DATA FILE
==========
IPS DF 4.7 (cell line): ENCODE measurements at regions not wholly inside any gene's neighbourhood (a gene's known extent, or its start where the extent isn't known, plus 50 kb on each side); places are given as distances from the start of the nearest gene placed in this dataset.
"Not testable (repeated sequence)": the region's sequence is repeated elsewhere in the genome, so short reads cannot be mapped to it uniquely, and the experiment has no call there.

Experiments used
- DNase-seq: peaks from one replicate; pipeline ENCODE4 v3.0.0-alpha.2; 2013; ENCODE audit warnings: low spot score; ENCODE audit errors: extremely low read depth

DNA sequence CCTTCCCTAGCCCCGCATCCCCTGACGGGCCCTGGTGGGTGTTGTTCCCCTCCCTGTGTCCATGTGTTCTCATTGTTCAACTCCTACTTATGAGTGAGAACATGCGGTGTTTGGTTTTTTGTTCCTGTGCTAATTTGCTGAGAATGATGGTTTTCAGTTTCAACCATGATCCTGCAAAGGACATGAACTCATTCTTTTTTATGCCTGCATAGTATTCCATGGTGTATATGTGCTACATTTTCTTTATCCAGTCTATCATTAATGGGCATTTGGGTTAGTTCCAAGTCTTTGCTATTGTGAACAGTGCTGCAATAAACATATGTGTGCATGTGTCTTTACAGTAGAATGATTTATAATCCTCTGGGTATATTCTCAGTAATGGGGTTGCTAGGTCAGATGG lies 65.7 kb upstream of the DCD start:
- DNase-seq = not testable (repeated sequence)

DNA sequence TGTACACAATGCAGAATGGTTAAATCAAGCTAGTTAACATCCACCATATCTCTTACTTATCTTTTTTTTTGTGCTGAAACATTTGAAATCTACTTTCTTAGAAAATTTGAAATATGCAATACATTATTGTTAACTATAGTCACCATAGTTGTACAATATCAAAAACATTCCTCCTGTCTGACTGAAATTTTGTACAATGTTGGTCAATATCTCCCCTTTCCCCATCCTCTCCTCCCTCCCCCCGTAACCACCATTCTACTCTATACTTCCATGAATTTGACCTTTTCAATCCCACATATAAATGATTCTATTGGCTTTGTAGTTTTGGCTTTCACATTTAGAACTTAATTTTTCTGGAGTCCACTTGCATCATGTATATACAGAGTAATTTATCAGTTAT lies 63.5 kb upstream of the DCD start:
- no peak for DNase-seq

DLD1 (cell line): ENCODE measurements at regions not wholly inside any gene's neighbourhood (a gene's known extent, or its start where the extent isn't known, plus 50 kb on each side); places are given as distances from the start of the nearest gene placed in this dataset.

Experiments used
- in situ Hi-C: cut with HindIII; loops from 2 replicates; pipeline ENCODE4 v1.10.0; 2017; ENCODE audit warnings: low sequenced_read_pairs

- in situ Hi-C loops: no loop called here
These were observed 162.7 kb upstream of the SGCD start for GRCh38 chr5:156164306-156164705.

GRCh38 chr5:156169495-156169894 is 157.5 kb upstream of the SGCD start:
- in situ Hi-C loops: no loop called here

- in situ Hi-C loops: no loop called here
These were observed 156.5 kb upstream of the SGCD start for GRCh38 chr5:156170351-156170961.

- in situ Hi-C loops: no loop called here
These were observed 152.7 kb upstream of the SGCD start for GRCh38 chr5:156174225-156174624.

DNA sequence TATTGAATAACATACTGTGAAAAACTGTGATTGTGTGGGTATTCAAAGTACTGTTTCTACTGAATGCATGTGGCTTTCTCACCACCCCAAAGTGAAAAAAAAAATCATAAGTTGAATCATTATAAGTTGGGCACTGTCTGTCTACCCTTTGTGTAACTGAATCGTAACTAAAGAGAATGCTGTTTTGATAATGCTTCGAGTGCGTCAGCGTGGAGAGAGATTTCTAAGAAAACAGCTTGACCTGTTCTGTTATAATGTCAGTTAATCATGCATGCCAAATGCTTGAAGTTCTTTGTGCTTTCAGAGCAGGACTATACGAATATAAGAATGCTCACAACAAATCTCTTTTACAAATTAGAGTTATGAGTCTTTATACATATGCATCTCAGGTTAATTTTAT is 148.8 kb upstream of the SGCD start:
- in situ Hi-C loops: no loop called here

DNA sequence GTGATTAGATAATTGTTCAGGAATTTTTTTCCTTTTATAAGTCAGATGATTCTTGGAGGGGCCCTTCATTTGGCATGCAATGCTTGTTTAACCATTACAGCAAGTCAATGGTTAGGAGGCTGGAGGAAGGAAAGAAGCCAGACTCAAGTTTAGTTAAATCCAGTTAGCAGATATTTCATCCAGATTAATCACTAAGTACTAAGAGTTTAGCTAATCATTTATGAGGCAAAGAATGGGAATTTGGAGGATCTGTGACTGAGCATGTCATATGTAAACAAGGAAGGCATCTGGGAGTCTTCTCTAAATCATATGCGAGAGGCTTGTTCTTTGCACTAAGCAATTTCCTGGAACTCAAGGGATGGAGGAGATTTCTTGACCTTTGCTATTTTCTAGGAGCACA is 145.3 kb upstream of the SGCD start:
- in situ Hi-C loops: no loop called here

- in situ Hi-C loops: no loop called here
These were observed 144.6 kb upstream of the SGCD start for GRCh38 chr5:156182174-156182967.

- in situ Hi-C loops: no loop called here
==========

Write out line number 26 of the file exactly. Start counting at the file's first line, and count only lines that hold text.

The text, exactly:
- in situ Hi-C loops: no loop called here